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CTE trends in 2024 are valuable for students.

Trends and challenges impacting CTE in 2024–and beyond

CTE helps students understand the relevance of what they’re learning in school and exposes them to career pathways

Key points:

In 2024, career and technical education (CTE) is not simply an alternative for students whose future plans don’t include college. It’s a fundamental part of the K-12 experience and a viable career pathway for many students.

CTE lets students understand the relevance of what they’re learning in school. It exposes them to career pathways they might not have known about otherwise. It prepares them for rich and rewarding careers in high-paying, high-demand jobs, whether they go on to attend college or not.

For K-12 leaders to succeed in creating high-quality CTE programming, here are five key trends and challenges I believe will affect this important field in 2024 and beyond.

Administrators (and parents) need to understand that CTE career pathways are highly attractive.

A generation ago, CTE career pathways (aka vocational schools) were widely considered to be appropriate only for students with few other options. This created a vacuum over time and a huge shortage of workers for lucrative, life-long careers. Take manufacturing, for instance: Many jobs were moving overseas, the workplace environment was noisy and dirty, and the opportunities for advancement were seen as very limited.

But that’s all changing now. Aided by advancements in technology, manufacturing has made a huge comeback in the United States, and skilled workers are now in high demand. Today’s manufacturing facilities are clean, modern workplaces that offer many exciting opportunities for students to work with cutting-edge technologies, such as cloud computing, robotics, programmable logic controllers, or PLCs and simulation software

CTE training gives students a head start in preparing for high-growth, high-wage jobs, even those students whose plans after high school include a college education. It’s no longer a dumping ground for students, but an opportunity for everyone to thrive.

Students are benefiting from learning about careers at an earlier age.

High schools often hold career days to help students understand various career options, but waiting until high school is too late: Many students have already eliminated entire career paths from their minds by then.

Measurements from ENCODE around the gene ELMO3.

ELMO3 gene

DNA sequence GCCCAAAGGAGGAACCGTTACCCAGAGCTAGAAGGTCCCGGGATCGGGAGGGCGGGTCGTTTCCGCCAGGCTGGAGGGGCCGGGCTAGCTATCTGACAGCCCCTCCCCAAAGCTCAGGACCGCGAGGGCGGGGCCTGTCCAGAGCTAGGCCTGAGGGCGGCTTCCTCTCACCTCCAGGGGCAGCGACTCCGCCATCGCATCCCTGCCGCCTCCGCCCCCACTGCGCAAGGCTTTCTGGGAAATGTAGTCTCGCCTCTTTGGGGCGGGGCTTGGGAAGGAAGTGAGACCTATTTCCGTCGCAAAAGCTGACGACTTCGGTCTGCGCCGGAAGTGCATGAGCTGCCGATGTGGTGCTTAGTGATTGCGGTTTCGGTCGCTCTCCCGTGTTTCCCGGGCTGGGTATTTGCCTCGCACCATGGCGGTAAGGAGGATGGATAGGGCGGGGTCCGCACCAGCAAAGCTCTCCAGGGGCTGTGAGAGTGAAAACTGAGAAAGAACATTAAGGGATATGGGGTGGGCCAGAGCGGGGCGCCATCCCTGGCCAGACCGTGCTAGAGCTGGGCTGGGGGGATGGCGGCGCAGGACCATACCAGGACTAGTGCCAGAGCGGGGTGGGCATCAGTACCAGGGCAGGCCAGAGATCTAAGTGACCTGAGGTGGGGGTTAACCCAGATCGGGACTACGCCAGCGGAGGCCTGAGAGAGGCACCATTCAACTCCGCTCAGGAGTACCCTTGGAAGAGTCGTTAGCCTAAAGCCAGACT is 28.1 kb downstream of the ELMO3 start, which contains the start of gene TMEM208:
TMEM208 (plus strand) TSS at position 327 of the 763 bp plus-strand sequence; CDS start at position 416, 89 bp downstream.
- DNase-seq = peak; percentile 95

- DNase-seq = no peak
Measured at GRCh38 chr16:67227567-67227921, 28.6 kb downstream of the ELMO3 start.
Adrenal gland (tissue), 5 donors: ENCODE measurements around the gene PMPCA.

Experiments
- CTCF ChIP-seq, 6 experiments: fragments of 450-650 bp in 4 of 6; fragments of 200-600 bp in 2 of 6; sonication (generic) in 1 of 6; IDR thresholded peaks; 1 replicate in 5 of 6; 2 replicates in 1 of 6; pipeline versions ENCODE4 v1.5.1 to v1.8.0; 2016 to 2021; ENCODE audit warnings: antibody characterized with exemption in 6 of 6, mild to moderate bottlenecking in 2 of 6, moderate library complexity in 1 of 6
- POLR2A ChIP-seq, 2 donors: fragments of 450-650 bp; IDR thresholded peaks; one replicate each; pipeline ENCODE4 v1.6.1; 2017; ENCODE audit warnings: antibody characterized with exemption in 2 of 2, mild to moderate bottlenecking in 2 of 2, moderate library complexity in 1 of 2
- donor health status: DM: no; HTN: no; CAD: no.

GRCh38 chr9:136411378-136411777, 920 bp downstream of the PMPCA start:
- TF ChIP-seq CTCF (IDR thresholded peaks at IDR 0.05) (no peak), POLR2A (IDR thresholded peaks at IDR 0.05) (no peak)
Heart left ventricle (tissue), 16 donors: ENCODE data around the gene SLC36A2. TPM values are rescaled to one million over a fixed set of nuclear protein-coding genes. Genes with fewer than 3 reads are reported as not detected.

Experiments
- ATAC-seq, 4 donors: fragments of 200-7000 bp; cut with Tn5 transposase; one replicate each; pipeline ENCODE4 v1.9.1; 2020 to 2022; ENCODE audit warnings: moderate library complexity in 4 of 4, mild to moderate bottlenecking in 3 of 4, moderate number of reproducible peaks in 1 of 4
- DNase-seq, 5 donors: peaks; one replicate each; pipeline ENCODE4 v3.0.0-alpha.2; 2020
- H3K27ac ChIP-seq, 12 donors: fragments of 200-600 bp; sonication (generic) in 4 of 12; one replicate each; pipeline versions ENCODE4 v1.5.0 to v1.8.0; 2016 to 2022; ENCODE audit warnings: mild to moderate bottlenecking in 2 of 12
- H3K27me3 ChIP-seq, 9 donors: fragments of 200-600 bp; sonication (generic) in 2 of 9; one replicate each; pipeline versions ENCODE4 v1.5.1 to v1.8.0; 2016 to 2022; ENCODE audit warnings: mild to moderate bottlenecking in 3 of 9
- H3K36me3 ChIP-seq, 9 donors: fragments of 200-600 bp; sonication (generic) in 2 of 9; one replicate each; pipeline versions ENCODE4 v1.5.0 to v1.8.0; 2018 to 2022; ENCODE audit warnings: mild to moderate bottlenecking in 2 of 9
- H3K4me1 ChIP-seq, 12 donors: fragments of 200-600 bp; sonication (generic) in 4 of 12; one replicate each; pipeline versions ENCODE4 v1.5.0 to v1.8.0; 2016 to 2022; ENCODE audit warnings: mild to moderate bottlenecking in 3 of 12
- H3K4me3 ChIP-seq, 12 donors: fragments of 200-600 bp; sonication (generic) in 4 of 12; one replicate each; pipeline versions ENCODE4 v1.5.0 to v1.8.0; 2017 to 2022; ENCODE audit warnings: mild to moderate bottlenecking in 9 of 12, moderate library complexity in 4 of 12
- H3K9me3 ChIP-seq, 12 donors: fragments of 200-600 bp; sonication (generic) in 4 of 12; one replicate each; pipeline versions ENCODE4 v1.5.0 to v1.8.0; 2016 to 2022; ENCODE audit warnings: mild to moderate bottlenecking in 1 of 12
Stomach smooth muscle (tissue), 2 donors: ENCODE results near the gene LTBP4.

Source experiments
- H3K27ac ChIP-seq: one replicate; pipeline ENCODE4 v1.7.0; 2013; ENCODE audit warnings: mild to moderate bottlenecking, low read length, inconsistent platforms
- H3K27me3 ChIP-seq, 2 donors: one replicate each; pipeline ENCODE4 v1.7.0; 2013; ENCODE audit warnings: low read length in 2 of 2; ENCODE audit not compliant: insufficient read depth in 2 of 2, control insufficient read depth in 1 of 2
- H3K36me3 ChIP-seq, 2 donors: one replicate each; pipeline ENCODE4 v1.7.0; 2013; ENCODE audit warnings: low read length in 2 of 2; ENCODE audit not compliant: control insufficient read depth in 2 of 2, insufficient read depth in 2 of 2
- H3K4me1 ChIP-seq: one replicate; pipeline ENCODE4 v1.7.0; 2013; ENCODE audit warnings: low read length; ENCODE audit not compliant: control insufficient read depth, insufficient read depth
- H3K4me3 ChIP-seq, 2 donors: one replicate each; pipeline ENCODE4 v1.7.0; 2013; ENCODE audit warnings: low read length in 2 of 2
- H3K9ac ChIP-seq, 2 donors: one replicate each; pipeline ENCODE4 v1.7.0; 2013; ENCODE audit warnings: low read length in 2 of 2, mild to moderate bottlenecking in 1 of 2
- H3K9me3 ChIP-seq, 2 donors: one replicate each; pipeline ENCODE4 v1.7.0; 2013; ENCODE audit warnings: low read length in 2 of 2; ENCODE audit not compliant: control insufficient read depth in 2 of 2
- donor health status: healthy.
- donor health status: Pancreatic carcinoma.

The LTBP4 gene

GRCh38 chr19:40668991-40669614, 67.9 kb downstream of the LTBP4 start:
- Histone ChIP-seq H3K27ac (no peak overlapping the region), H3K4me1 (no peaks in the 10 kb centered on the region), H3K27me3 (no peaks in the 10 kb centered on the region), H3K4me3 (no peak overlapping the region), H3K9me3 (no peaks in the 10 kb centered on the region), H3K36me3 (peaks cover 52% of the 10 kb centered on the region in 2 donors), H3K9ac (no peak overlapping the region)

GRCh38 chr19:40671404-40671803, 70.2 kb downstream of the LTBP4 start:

By exposing children to possible career pathways at an earlier age, we can open up many more worlds of possibilities for them. This is why a growing number of school systems are introducing students to career pathways at younger ages. That is why STEM education is so important in elementary and middle school.

Giving students early exposure to career options is a critical strategy for closing economic gaps and putting them on a path toward college or directly to ahigh-paying career, the nonprofit Center for American Progress (CAP) argues—especially those from low-income communities.

Connecting what students are learning to possible career pathways not only helps them make more informed choices about their future, but it also deepens their engagement in school, as many educators have found. When students can see how the skills they’re learning in the classroom apply to various careers, this helps them answer the all-important question: “Why do I have to learn this?” It also helps them become more confident in their abilities, because every child learns in a different way. For example, think about learning about X, Y, and Z in math classes. If students have the opportunity to learn about robotics, they will be able to directly apply the math learning with a real-world robotic application.

Schools need to find alternative paths for recruiting CTE instructors.

Recruiting and retaining CTE instructors was already challenging for many districts—and the pandemic has only exacerbated the situation. According to the Association for Career and Technical Education (ACTE), 28 states and territories have reported CTE teaching shortages to the U.S. Department of Education for the 2023-24 school year.